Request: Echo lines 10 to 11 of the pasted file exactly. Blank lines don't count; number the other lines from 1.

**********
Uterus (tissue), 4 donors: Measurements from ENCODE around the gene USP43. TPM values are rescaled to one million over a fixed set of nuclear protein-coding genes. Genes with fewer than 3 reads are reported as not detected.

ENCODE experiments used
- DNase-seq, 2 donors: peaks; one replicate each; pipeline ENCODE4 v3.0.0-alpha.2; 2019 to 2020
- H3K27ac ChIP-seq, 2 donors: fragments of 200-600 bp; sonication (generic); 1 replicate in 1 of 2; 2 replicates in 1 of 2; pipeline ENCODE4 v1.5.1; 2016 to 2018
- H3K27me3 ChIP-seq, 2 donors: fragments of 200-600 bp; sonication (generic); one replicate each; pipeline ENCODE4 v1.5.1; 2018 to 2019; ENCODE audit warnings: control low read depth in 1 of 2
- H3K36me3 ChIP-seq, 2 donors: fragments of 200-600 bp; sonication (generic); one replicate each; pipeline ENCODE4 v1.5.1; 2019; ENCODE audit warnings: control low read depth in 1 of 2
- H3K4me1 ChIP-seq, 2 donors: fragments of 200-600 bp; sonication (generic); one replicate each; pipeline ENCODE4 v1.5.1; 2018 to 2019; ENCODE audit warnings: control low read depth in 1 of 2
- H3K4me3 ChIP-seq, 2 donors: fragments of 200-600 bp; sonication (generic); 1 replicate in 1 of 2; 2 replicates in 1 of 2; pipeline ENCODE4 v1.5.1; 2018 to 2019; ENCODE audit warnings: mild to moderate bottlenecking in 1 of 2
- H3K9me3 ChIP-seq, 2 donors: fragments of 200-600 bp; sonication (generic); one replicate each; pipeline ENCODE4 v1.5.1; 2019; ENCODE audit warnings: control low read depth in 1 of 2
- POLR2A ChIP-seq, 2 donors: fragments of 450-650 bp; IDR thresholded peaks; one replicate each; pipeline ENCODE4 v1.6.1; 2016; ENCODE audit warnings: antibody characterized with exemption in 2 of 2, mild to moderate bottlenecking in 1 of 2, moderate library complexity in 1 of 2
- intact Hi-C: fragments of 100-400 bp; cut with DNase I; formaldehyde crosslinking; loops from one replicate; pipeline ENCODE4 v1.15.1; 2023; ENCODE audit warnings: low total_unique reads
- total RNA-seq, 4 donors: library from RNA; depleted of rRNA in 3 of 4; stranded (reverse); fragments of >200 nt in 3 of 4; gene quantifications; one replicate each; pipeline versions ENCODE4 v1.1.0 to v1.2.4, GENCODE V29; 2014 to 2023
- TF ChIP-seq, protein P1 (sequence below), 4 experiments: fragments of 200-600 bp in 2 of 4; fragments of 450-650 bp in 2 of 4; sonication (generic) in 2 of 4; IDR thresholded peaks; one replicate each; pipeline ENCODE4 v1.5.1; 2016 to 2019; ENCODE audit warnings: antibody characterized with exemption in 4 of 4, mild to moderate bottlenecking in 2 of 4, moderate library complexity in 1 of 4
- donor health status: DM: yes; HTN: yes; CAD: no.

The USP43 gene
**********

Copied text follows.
- POLR2A ChIP-seq, 2 donors: fragments of 450-650 bp; IDR thresholded peaks; one replicate each; pipeline ENCODE4 v1.6.1; 2016; ENCODE audit warnings: antibody characterized with exemption in 2 of 2, mild to moderate bottlenecking in 1 of 2, moderate library complexity in 1 of 2
- intact Hi-C: fragments of 100-400 bp; cut with DNase I; formaldehyde crosslinking; loops from one replicate; pipeline ENCODE4 v1.15.1; 2023; ENCODE audit warnings: low total_unique reads